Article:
GigaBridge uses a 6.4-Gbit/s low-voltage differential signaling (LVDS) link interface. The GigaBridge ring has built-in high availability, with redundant counter-rotating rings running the fabric. While PICMG 2.16 increases the performance of the data plane only, GigaBridge enhances the perfor-mance of both the control plane and the data plane.
The GigaBridge development system consists of the chassis, backplane, bridge-enabled card and a switch module. The bridge-enabled card converts the PCI bus to the switched-PCI bus via a GigaBridge device, a cell-based fabric with independent PCI bus segments connected to each port.
Each GigaBridge device can drive up to four PCI slots and interoperate with other controllers as ports on the ring. Each device is linked via two 16-bit-wide, point-to-point, low-voltage-differential links clocked at 400 MHz. The developer's CompactPCI board plugs into the bridge-enabled card. In turn, the bridge-enabled card plugs into the backplane. The switched-PCI network is contained on the backplane.
Although the GigaBridge HA backplane is a new product, GigaBridge has been around for a few years and is in the second generation of silicon. The higher level of performance and PCI compatibility helped give us the incentive to support GigaBridge.
VITA 34 is similar to AdvancedTCA and also adopts an 8U x 280-mm form factor. It has aggressive concepts like metal shielding around each board and options for liquid-spray cooling. Developed by the VMEbus International Trade Association (VITA), the VITA 34 specification is one way the VME world is fighting to remain the architecture of choice in embedded computing. The specification has a way to go, but it is one to watch.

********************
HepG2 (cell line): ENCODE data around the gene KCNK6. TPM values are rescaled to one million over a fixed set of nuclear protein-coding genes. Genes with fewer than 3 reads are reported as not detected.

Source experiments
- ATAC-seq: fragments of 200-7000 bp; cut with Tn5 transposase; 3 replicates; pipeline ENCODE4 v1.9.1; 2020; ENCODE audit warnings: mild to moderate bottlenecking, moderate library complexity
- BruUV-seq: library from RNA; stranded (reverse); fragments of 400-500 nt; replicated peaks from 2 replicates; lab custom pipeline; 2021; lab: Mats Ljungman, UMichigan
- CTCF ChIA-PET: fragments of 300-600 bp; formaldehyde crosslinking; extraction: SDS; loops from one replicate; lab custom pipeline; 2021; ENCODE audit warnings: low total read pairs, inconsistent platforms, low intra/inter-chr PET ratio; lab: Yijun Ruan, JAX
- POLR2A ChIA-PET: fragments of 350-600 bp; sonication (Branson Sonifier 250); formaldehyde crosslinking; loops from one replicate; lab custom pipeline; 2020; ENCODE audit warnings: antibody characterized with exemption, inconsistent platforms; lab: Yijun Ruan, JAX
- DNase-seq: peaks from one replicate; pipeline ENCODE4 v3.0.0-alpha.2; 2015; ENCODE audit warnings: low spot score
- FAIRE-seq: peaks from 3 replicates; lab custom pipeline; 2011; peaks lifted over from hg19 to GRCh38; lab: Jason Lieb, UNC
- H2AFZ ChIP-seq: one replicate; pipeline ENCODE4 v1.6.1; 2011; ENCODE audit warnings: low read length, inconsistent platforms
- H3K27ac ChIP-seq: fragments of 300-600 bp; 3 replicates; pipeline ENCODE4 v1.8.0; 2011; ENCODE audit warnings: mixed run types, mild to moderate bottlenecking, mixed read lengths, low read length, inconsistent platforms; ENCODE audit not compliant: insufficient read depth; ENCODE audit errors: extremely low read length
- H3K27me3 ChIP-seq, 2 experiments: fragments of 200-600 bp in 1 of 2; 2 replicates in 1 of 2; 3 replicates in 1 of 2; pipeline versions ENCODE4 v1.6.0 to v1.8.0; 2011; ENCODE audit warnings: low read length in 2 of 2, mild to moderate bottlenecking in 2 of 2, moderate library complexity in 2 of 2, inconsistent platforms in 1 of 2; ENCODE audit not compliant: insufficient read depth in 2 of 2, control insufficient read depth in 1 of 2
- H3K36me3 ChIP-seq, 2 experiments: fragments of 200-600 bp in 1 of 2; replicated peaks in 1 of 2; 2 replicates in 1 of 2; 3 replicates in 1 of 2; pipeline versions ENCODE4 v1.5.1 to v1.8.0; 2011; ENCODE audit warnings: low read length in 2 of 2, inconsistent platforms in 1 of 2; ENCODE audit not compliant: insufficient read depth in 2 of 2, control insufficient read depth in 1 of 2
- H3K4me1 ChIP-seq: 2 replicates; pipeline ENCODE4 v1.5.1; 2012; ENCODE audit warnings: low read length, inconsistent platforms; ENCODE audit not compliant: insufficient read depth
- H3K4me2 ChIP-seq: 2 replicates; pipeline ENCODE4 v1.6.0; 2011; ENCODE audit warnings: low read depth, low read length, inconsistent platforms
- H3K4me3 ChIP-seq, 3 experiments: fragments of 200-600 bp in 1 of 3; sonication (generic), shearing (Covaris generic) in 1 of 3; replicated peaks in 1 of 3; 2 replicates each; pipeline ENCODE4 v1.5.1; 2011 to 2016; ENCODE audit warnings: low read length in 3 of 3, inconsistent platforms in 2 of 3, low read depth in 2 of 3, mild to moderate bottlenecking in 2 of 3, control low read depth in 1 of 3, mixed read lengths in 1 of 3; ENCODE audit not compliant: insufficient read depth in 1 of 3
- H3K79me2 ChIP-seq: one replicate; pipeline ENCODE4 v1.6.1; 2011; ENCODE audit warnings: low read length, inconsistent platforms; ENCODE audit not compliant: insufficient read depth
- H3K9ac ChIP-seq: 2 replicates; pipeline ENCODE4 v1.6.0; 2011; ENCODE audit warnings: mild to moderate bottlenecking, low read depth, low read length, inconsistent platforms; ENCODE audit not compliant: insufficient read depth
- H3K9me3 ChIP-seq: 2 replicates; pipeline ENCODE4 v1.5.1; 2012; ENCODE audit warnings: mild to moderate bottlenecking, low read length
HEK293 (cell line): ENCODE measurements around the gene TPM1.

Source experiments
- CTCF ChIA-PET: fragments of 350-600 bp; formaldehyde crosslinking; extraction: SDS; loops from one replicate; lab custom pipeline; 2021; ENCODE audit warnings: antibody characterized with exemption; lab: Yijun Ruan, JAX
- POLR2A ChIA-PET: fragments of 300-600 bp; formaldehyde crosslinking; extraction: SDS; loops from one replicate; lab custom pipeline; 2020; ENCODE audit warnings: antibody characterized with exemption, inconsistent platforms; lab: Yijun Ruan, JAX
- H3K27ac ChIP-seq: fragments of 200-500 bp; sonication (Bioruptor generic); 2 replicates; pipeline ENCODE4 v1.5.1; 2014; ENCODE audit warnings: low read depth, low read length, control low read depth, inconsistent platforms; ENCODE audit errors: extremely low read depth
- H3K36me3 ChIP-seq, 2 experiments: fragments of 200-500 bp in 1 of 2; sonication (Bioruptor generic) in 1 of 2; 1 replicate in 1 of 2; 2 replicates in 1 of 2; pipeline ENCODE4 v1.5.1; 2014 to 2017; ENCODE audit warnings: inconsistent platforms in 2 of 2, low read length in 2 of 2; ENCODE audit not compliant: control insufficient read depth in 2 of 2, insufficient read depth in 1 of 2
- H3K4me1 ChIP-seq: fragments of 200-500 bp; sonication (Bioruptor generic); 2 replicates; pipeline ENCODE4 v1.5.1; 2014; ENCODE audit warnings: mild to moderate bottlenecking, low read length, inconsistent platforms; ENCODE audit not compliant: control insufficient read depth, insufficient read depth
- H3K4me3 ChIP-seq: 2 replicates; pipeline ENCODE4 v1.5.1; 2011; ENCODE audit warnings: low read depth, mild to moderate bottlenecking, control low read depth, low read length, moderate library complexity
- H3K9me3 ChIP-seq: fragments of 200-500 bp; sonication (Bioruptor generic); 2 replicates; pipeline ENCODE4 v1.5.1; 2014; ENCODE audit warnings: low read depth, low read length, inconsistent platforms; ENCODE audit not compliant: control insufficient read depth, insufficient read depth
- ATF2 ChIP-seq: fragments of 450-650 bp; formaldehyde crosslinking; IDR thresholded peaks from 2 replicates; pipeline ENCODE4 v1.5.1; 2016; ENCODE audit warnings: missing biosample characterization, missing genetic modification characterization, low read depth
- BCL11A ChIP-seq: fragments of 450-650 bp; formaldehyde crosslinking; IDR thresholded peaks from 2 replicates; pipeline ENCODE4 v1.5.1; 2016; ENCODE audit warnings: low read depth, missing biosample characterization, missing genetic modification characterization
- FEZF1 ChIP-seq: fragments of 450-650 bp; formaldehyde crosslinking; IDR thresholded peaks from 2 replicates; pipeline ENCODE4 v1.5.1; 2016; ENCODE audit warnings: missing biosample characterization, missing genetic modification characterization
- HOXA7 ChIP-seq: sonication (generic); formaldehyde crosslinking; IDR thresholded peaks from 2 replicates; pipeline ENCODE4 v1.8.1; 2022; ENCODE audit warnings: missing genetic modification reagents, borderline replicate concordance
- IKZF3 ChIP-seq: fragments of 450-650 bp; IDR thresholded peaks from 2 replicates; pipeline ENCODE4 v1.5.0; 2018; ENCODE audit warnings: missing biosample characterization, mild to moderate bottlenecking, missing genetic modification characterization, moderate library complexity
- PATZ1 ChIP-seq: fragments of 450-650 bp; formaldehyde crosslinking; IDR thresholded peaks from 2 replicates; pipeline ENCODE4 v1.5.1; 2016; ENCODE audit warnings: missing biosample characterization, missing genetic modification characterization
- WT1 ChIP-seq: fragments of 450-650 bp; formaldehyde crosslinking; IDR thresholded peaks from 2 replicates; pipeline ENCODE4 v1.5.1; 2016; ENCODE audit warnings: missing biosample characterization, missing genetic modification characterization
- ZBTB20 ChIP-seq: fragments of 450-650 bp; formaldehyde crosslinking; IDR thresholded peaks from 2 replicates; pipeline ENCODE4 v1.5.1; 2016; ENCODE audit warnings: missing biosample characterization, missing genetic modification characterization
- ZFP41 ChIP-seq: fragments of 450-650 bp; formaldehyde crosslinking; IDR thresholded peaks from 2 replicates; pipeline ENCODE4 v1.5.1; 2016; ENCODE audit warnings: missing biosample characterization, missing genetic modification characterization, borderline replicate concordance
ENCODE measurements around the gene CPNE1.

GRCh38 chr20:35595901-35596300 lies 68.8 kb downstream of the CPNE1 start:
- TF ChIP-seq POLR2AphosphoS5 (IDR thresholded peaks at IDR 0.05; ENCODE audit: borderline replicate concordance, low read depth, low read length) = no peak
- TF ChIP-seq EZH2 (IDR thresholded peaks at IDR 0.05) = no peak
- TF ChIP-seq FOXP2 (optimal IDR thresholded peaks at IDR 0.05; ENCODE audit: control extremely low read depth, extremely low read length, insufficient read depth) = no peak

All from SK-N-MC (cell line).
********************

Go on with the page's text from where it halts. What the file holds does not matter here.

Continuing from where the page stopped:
VITA 41, the so-called VXS backplane, takes the standard VME64 extensions backplane and adds a high-speed serial connector to the primary-out section. Designers will have the flexibility of plugging in standard VME64x parallel bus cards or integrating new payload and switch cards for parallel-bus and switch-fabric transports or for switch-fabric transports only.
The VXS spec allows for four differential serial pairs per direction link over primary-out, and supports up to two such ports on each VMEbus card. This standard seems to have a lot of interest and is backed by Motorola and many others in the VME community.
Infiniband is not backplane-focused. It is now expected to be used mostly in server cluster applications. Therefore, it didn't apply as much to us as a backplane manufacturer.
RapidIO is an interesting technology. Parallel RapidIO does not integrate a backplane, but Serial RapidIO does. Many industry experts believe that RapidIO may see some traction in the military, DSP and PowerPC applications. From this backplane manufacturer's point of view, we had to make some tough choices. For us, a migration to PCI Express Advanced Switching through StarFabric was a bit more compelling. However, we will keep our options open.